We have a remote site that needs to connect back to the corporate office's Win2K server. We are in the process of implementing a VPN, however this site needs access before the VPN is in place. We had thought to have the individual machines on the remote LAN load up the Dial-up VPN drivers and establish connections back to the Win2K server.
Our problem: Our vendor claims that this is not possible with the Cisco PIX that is currently providing access for the remote LAN to the internet. The stated reason is that the PIX firewall rules are all or nothing, and so to open outbound connections up to corporate, they would also have to open all inbound connections into the PIX. This seems like an awfully strange way to build a network edge device, but I must admit that I am not familiar with the PIX devices directly.
Any thoughts on the matter? Both Corporate and Remote have fixed IP addresses. Also this is extremely temporary until we get the VPN stuff tested in our testing lab.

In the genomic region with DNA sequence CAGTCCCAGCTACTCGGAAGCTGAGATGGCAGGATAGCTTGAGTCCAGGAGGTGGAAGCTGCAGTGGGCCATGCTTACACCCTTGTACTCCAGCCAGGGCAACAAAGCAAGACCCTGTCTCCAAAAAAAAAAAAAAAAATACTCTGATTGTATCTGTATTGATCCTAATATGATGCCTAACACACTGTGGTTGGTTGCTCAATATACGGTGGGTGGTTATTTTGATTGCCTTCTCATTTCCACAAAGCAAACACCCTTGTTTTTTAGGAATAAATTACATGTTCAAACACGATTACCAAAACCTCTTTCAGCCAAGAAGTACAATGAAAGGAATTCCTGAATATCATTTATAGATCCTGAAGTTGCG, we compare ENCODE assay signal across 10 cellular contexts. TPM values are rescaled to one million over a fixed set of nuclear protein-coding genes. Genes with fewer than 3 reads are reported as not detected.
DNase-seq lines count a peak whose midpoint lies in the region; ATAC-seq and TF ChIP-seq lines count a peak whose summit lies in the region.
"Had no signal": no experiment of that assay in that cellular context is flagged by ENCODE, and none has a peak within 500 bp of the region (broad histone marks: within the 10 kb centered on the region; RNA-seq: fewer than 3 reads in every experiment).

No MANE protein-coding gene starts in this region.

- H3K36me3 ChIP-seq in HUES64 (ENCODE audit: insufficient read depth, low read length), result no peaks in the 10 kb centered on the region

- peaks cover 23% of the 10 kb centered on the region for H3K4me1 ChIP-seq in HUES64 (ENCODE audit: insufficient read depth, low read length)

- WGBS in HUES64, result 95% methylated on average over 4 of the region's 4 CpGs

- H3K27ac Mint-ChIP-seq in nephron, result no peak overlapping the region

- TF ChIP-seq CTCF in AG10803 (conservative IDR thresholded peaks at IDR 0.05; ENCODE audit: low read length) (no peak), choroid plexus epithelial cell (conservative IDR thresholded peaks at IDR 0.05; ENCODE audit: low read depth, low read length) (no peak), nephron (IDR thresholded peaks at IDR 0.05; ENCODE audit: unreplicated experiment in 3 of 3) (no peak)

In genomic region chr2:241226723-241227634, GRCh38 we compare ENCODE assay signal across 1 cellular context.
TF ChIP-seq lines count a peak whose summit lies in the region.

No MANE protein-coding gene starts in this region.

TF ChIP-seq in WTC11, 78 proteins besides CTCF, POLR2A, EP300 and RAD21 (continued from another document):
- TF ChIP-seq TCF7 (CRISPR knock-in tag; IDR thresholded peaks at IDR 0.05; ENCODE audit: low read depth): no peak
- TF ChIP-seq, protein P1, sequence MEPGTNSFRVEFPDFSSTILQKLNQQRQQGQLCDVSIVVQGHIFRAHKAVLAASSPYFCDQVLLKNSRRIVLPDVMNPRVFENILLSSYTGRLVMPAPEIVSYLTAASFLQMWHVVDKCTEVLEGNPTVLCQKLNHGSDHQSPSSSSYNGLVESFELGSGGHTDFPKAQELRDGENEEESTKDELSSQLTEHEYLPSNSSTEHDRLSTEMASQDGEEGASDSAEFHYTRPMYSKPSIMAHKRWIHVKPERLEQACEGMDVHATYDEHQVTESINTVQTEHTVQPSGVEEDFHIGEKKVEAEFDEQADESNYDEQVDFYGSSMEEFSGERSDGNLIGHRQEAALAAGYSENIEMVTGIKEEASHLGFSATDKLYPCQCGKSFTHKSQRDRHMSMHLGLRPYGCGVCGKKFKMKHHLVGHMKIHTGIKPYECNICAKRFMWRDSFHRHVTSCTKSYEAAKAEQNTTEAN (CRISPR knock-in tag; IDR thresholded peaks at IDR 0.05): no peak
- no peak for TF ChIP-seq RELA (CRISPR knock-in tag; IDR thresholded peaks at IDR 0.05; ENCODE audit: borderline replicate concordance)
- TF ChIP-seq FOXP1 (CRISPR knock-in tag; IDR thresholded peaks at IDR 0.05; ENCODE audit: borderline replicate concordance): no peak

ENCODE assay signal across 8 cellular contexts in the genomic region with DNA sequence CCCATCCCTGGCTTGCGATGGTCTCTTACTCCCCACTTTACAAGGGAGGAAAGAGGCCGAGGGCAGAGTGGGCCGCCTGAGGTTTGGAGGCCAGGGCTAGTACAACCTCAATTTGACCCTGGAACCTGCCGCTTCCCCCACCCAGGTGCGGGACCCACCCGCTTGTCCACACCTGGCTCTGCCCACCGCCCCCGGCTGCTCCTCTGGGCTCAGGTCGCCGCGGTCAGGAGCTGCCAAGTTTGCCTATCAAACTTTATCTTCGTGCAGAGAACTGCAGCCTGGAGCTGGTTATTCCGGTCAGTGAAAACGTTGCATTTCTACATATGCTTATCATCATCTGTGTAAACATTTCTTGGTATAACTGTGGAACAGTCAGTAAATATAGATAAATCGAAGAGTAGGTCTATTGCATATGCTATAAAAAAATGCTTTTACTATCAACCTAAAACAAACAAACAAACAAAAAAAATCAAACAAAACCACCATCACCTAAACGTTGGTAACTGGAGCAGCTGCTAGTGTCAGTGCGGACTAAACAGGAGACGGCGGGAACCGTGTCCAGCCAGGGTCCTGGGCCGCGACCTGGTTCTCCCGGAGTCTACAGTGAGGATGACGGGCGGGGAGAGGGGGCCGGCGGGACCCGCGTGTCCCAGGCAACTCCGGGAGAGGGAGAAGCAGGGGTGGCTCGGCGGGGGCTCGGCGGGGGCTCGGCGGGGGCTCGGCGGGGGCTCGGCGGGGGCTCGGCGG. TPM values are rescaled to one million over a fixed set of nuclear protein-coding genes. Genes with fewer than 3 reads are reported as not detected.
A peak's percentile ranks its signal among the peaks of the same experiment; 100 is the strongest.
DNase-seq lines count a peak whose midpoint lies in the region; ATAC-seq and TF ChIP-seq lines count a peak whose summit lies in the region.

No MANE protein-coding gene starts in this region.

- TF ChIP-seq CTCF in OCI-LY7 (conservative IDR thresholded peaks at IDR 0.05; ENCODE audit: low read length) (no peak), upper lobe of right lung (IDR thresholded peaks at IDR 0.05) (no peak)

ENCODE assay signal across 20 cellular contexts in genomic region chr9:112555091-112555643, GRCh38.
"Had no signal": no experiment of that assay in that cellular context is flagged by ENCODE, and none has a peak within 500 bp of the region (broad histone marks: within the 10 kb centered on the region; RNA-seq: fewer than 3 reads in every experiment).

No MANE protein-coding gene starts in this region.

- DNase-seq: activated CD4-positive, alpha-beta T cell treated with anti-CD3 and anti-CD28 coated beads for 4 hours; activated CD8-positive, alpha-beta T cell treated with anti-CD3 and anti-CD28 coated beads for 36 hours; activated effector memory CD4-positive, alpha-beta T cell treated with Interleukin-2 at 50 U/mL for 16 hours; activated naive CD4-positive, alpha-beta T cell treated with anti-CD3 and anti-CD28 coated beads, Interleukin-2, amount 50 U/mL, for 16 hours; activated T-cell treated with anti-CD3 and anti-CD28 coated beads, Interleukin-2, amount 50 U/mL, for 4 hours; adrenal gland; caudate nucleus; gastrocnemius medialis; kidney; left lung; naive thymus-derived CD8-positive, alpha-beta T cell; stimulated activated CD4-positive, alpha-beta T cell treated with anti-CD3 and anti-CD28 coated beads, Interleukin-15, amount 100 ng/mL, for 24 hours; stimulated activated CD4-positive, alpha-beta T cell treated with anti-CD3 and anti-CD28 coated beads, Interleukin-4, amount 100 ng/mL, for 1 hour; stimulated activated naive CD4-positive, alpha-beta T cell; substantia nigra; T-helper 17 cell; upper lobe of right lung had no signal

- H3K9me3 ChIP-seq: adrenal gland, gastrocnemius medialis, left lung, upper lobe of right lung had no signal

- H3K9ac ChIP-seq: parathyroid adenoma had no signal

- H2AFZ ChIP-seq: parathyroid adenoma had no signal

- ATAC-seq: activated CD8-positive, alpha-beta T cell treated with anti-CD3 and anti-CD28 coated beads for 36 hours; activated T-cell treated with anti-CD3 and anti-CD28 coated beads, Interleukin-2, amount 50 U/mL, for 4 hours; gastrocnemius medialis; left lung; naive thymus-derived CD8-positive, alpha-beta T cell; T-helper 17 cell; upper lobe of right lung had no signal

Your vendor is not correct. You can use access lists on PIX firewall's in much the same way you can use them on routers. On a per interface basis. In it's simplest form this means you can apply an access list to the inside interface for all outgoing traffic, and another (different) access list for the outside interface for incoming traffic. You can certainly configure a PIX to allow PPTP or IPSEC traffic through from the Internet and nothing else.
That said, if you are trying to use this Win2k server from behind the firewall using PAT you will probably come into problems.Might be easier to use the border devices to create a LAN to LAN VPN.
The only solution I can see you working is putting a VPN capable device either side of the Win2K box. My guess would be the easiest way to do it would be to put the device inside the Win2K and do a static translation to it. Not sure if this is possible though, Win2K not my strong point.
Are you using xDSL or similar to connect the Win2K server to the Internet ?Is it possible to replace it with a router or firewall ?
Still not sure I agree with the Vendor. It's usually the NAT or PAT the PIX does, that causes problems with Microsoft VPN's. This will not be fixed by opening all ports on the PIX.
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